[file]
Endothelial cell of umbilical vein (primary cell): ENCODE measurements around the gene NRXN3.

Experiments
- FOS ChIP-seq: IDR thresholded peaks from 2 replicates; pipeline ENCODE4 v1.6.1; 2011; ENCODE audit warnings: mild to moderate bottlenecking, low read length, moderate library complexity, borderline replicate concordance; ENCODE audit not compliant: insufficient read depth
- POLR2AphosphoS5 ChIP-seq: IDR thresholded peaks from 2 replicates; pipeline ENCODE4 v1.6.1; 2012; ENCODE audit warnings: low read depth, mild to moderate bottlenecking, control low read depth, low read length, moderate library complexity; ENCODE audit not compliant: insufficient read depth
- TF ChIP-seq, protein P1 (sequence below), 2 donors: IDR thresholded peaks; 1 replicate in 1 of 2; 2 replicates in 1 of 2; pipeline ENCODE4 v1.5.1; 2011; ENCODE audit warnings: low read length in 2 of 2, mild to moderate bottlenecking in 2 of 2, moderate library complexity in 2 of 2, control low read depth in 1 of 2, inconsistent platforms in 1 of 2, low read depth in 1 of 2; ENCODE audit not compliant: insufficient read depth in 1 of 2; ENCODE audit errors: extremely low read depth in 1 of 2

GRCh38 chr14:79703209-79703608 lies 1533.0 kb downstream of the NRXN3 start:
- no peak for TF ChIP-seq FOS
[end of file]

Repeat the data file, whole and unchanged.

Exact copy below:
Endothelial cell of umbilical vein (primary cell): ENCODE measurements around the gene NRXN3.

Experiments
- FOS ChIP-seq: IDR thresholded peaks from 2 replicates; pipeline ENCODE4 v1.6.1; 2011; ENCODE audit warnings: mild to moderate bottlenecking, low read length, moderate library complexity, borderline replicate concordance; ENCODE audit not compliant: insufficient read depth
- POLR2AphosphoS5 ChIP-seq: IDR thresholded peaks from 2 replicates; pipeline ENCODE4 v1.6.1; 2012; ENCODE audit warnings: low read depth, mild to moderate bottlenecking, control low read depth, low read length, moderate library complexity; ENCODE audit not compliant: insufficient read depth
- TF ChIP-seq, protein P1 (sequence below), 2 donors: IDR thresholded peaks; 1 replicate in 1 of 2; 2 replicates in 1 of 2; pipeline ENCODE4 v1.5.1; 2011; ENCODE audit warnings: low read length in 2 of 2, mild to moderate bottlenecking in 2 of 2, moderate library complexity in 2 of 2, control low read depth in 1 of 2, inconsistent platforms in 1 of 2, low read depth in 1 of 2; ENCODE audit not compliant: insufficient read depth in 1 of 2; ENCODE audit errors: extremely low read depth in 1 of 2

GRCh38 chr14:79703209-79703608 lies 1533.0 kb downstream of the NRXN3 start:
- no peak for TF ChIP-seq FOS